Anyone who pursues an arts degree has heard the cultural notion at least once in their career
Not knowing what career to pursue, Ronny Tam decided to enrol at Ryerson University for arts and contemporary studies. But he soon grew a passion for filmmaking when a friend asked him to come to a film set he was working on.
“Once I was there, I fell in love with it and started doing smaller projects just to get some exposure,” Tam said. “In short, it takes a little luck and someone to show you the way for you to fall in love for good.”
He dropped out of the program and attended Toronto Film School only to return to Ryerson in 2015 and complete a degree in media production. After earning his Bachelor of Arts, his resume started to grow. From directing music videos for up-and-coming artists, to working for big clients such as CBC and NBA TV Canada, Tam was quickly making a name for himself.
Even so, for some artists who dream of making a living off of their passions, there’s sometimes a setback. Tam was discouraged at a relatively young age when his high school guidance adviser questioned his post-secondary interests.
“When I told her I was interested in film, she quickly dismissed it, saying that it could be ‘a fun hobby,’” Tam said. “She said I should focus on something more safe, like business.”
Whether Tam’s guidance adviser knew it or not, she reiterated the age-old notion of “the starving artist.” This belief generally presumes that art degrees are “fluff,” meaningless, and that the people who pursue the arts will not be able to make a decent living. In contrast, professions in fields such as science, business or law are perceived to have more potential.
Every artist has their own way in confronting the notion of “the starving artist,” whether that’s choosing a different career path, or pursuing their dreams; no matter the cost.
Finding the middle
For Brynn Anderson, a third-year media production student at Ryerson, it was all about finding the perfect balance between her passion and what her parents wanted.
“I was able to convince my parents to let me take media production because I talked about how Ryerson is traditionally a broadcast school. I [told] them I could go into social media or public relations,” Anderson said. “If I took film here, they wouldn’t [have been] happy. I was able to make it [sound] less artsy than it is.”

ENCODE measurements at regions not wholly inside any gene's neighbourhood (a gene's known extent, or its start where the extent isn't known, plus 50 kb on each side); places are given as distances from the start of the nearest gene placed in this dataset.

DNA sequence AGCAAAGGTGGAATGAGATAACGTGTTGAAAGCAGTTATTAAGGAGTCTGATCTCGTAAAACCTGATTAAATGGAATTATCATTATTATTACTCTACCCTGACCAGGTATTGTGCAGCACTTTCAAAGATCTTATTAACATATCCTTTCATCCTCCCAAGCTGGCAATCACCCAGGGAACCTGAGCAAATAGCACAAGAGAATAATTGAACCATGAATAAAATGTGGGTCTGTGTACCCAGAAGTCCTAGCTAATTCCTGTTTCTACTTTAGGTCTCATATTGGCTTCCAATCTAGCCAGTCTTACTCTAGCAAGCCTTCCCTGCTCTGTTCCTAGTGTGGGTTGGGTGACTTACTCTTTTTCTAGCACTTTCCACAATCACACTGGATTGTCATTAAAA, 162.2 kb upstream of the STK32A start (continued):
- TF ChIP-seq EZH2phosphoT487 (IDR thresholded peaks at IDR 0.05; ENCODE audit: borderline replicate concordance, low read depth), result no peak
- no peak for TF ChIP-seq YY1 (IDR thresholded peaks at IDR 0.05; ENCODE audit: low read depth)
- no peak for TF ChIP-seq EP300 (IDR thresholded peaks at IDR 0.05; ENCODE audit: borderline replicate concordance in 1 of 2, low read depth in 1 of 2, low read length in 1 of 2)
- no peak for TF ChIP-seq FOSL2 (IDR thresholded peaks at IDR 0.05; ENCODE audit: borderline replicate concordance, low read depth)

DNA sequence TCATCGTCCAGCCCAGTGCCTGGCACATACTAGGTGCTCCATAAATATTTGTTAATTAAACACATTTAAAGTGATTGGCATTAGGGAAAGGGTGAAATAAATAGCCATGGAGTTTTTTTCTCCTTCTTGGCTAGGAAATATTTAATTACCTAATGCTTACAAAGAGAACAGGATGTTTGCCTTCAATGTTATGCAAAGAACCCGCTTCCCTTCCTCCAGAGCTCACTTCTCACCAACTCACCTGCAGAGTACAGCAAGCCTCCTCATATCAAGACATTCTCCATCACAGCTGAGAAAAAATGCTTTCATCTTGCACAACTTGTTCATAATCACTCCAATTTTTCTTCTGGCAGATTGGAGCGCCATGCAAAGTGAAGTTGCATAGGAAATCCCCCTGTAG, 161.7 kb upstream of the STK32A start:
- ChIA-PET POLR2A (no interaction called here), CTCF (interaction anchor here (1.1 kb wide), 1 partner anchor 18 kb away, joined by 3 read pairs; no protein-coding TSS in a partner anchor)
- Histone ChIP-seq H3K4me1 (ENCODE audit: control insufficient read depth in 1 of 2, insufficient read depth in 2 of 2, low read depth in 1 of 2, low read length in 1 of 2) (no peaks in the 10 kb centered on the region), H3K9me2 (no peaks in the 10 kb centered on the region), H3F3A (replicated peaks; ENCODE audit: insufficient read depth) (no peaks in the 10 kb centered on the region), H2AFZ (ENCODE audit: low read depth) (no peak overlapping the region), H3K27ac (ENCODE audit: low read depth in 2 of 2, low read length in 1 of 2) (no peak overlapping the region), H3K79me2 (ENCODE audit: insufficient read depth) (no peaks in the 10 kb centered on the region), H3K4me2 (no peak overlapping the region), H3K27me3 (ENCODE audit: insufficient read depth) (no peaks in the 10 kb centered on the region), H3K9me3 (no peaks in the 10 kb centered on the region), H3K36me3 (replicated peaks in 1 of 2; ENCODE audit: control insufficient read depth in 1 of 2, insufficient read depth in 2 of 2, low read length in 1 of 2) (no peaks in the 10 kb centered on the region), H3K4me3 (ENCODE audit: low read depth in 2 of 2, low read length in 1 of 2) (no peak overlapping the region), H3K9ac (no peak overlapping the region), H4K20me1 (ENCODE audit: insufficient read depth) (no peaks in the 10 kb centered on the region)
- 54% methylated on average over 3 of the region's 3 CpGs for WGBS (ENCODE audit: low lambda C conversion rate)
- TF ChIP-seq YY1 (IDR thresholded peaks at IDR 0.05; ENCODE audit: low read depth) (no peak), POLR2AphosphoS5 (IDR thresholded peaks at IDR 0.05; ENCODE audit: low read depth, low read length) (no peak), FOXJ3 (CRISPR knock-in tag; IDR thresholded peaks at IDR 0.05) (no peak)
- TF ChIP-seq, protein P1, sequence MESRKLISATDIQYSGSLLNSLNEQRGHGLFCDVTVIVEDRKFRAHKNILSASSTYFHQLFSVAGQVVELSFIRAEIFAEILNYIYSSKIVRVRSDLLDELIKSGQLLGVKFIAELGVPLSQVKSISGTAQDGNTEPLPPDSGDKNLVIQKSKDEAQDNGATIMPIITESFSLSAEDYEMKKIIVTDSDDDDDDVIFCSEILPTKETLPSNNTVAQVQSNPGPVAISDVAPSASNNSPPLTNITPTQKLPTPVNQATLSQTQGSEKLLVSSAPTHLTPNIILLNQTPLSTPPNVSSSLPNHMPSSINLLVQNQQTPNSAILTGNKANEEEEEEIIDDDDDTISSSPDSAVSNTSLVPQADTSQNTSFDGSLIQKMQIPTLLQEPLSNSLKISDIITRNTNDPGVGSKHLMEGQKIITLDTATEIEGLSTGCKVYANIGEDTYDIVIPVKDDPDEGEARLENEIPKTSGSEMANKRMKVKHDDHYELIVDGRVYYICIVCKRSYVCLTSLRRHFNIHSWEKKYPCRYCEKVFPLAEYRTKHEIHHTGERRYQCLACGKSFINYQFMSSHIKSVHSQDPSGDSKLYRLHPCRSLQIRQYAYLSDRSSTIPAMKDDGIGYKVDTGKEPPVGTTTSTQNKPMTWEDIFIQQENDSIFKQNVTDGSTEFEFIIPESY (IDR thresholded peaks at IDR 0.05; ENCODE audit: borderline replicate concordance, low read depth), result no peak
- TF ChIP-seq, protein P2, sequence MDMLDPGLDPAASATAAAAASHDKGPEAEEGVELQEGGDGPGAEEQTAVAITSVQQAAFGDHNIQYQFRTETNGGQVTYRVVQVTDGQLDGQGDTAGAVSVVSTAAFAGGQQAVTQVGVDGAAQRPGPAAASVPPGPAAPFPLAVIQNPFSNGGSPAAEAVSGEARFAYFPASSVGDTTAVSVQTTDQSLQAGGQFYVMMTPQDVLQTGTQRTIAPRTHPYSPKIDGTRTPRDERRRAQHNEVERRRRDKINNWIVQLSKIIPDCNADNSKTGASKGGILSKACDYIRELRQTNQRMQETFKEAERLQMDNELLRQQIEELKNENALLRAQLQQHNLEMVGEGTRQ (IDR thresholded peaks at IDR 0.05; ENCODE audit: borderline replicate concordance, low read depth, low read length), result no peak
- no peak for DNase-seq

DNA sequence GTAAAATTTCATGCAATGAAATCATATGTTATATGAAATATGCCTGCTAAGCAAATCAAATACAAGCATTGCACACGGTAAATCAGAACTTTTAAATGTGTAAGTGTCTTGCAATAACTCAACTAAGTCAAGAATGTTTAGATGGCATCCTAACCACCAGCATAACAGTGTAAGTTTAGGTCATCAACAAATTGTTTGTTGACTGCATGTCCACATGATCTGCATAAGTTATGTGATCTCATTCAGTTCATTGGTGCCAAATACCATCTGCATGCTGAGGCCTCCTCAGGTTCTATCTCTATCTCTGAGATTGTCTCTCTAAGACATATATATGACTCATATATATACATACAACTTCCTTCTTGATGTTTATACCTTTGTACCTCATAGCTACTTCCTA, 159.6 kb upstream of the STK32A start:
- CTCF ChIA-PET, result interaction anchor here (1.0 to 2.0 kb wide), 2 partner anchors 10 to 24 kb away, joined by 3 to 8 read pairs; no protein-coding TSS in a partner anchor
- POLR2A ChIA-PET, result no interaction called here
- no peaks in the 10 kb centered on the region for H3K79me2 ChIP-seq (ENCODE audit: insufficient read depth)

Anderson understands the notion of why people are scared to study the arts, but she says that sometimes people can find a middle ground to pursue their dreams and achieve stability.
“If people want to go straight into acting, they’ll find a way,” Anderson said. “At the end of the day, you should do what makes you happy.”
Anderson says that she would like to work in film, but if that doesn’t work out she’s OK to do other related jobs on the side.
For Tam, the notion of “the starving artist” inspires him to work harder. He says his work in film makes him happy beyond anything else.
“It does make me want to prove [to] people [who] doubted me wrong because something in my gut tells me that I’m meant to do this despite the looming notion,” Tam said.
Art is not just a passion
While the origins of “the starving artist” remain a mystery, it is refutable to say that all art related jobs are poor in pay. Video game designers can make an income of over $75,000 and an animator can earn over $58,000 a year, This is compared to the average salary of a teacher working in Canada — around $43,800 a year, according to Neuvoo, a Canadian job searching site.
With figures like these, the validity of notion is put into question. These salaries can easily feed a “starving artist.” But numbers don’t tell of the journey to becoming a successful artist.
Cynthia Ashperger is a performance acting professor at Ryerson and says that the notion of “the starving artist” does have some truth to it. She says that it is very hard to make a living out of art in Canada and that there is a problem with the societal belief that artists are expected to work for “the joy of it.”
“I have a real problem with the fact that [the notion] is accepted in our society and taken for granted.” Ashperger says that talented and recognized artists are still sometimes expected to work for free.
“I have been in many co-operative and many independent productions where this was the case,” says Ashperger.
She explained that there isn’t enough funding given to the arts or progressive discussion about the need for arts in society. Tam said he learned those things when he was back in high school.
“[My school] was a hyper-academic environment. The arts were pushed to the smallest classrooms,” Tam said. “Even when there was a media studies class introduced late into my high school life, it was taught through a very theoretical lens.”
Students across Ontario have limited access to arts education due to lack of funding. Some schools do not have adequate rooms to accommodate for art classes or specialized teachers for those programs, according to a 2018 report.
Ashperger said that she remains hopeful people will come around.
“I hope society will [see the] value [in] art while the children are in school and even later on in life,” she said. “It costs money to have good art, and it should… because artists do need to be able to live.”
While there is much controversy around the notion of the starving artist, Tam said that concept applies to all disciplines.
“A person with a science degree can be a ‘starving scientist,’ a business graduate can be a ‘starving business owner,’” Tam said. “It’s important to have a roller-coaster of emotions towards your career because it’s what pushes you to continue doing it.”